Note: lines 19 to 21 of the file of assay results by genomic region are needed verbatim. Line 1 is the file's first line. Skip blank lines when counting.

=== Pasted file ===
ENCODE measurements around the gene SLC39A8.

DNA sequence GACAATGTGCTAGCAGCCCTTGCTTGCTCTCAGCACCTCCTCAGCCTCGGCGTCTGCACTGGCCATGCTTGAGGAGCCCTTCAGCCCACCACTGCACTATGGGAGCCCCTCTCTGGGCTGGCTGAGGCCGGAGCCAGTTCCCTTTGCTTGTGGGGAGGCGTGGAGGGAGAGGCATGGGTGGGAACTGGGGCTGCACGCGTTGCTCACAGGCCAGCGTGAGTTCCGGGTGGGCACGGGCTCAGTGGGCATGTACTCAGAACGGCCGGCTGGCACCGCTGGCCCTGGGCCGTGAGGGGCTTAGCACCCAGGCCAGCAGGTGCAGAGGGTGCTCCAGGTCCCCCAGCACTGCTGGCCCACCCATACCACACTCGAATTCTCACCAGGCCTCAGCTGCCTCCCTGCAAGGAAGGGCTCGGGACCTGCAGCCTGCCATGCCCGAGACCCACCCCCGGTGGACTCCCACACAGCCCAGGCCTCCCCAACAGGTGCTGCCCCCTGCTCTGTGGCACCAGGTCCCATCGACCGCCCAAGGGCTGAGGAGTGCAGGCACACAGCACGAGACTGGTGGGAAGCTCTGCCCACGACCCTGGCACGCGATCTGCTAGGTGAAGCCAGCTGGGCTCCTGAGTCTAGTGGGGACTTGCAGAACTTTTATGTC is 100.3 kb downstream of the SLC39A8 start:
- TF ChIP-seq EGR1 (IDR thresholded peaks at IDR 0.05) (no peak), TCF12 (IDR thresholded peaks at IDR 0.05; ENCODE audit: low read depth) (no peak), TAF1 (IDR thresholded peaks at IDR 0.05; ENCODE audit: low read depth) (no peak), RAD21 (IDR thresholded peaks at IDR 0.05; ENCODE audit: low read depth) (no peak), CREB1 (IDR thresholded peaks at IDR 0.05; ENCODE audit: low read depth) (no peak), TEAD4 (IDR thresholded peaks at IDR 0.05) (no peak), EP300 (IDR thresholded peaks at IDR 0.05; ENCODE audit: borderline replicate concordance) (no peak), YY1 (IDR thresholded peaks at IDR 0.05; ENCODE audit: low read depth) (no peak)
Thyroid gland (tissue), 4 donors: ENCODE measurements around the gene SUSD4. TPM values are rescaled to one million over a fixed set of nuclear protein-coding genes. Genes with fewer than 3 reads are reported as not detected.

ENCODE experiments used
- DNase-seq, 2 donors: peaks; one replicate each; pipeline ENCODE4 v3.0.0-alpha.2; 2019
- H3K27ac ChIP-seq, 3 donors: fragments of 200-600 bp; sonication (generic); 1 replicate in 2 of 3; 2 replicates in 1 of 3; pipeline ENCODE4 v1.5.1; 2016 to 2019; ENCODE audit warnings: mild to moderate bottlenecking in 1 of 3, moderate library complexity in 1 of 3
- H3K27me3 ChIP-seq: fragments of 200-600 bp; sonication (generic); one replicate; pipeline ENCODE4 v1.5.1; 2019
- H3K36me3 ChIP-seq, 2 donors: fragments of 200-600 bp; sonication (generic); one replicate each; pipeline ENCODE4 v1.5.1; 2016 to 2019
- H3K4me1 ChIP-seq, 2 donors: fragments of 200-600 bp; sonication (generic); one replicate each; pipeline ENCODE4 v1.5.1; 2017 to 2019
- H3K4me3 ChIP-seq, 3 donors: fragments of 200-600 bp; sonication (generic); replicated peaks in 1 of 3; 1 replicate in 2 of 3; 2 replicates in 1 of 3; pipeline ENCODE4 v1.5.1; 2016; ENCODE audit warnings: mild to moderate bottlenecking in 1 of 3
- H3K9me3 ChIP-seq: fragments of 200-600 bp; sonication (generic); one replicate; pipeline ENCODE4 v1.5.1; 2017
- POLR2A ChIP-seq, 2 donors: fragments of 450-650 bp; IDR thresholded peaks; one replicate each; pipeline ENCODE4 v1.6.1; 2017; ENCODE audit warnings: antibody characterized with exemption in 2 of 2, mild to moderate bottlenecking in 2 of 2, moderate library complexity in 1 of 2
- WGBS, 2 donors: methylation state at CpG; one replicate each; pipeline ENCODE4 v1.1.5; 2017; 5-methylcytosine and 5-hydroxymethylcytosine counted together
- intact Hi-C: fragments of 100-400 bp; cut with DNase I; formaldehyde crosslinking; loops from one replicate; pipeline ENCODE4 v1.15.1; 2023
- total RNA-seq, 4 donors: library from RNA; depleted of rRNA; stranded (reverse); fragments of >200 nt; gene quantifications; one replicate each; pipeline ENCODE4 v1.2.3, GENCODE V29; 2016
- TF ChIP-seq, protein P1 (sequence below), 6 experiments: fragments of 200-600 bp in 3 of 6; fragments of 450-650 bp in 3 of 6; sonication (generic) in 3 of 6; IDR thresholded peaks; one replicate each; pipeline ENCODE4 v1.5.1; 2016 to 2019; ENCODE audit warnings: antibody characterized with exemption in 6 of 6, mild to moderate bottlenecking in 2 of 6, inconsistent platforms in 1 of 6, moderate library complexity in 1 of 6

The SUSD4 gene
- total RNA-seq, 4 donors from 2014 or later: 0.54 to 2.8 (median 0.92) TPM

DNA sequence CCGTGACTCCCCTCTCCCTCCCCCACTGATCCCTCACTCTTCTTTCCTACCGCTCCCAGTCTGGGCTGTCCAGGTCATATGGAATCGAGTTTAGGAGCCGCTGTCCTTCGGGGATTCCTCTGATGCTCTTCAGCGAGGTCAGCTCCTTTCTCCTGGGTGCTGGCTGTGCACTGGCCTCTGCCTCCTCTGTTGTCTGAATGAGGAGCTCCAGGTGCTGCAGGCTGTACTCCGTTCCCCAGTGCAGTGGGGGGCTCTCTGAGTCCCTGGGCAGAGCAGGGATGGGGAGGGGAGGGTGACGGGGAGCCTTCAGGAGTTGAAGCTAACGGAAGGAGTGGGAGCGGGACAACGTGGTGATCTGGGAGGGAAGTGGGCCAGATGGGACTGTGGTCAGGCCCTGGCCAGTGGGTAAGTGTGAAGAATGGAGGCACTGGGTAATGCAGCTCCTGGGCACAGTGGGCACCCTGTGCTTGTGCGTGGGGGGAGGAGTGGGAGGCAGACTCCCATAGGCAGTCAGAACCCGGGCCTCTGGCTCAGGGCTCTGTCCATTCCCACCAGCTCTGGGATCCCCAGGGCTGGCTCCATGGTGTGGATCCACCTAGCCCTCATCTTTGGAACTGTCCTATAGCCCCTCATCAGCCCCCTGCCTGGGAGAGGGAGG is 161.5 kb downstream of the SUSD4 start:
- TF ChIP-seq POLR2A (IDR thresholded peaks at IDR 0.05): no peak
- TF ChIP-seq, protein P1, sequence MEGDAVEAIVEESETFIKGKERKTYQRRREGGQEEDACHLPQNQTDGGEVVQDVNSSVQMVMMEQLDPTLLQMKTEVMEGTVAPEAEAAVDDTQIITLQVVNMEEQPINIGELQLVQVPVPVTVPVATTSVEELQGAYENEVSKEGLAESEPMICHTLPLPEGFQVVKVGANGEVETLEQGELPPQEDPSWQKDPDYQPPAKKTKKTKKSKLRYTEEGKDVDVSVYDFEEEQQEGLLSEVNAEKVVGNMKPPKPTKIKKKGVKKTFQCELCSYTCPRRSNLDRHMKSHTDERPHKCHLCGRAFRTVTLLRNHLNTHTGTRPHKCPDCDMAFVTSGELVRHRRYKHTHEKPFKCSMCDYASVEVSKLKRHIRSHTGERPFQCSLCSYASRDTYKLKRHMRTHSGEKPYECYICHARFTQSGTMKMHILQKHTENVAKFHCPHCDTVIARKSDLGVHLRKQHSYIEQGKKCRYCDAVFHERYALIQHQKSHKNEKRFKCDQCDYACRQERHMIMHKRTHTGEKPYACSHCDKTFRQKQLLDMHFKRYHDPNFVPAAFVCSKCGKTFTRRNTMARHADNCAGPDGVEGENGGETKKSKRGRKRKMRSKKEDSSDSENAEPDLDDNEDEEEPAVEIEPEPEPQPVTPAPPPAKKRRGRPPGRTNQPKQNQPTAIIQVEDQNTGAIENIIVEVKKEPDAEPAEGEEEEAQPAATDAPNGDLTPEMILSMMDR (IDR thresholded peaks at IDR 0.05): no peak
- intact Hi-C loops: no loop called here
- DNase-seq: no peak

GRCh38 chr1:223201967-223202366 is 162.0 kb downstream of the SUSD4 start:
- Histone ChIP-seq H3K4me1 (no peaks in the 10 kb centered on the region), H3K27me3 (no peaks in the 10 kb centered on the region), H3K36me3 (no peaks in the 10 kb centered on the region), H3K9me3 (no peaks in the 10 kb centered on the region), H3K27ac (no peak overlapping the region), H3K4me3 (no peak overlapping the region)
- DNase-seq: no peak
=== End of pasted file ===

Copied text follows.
- total RNA-seq, 4 donors from 2014 or later: 0.54 to 2.8 (median 0.92) TPM

DNA sequence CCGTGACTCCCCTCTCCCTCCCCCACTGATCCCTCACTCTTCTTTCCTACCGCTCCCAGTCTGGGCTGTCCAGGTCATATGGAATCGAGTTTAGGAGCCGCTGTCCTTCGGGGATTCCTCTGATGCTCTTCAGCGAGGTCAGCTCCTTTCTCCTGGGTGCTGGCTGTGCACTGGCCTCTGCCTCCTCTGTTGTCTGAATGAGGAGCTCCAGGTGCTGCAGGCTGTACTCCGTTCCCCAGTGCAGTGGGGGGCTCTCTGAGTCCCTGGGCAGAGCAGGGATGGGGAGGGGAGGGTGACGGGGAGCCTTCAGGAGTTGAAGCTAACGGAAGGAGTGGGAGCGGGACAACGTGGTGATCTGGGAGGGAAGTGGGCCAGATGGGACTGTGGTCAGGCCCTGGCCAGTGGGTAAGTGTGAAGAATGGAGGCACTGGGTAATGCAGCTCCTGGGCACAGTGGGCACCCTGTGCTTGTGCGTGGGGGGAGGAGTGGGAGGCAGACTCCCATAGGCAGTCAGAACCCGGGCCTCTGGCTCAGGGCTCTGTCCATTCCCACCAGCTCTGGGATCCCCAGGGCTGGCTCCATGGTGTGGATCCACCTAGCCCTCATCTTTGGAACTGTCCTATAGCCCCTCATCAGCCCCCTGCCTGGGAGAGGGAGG is 161.5 kb downstream of the SUSD4 start:
- TF ChIP-seq POLR2A (IDR thresholded peaks at IDR 0.05): no peak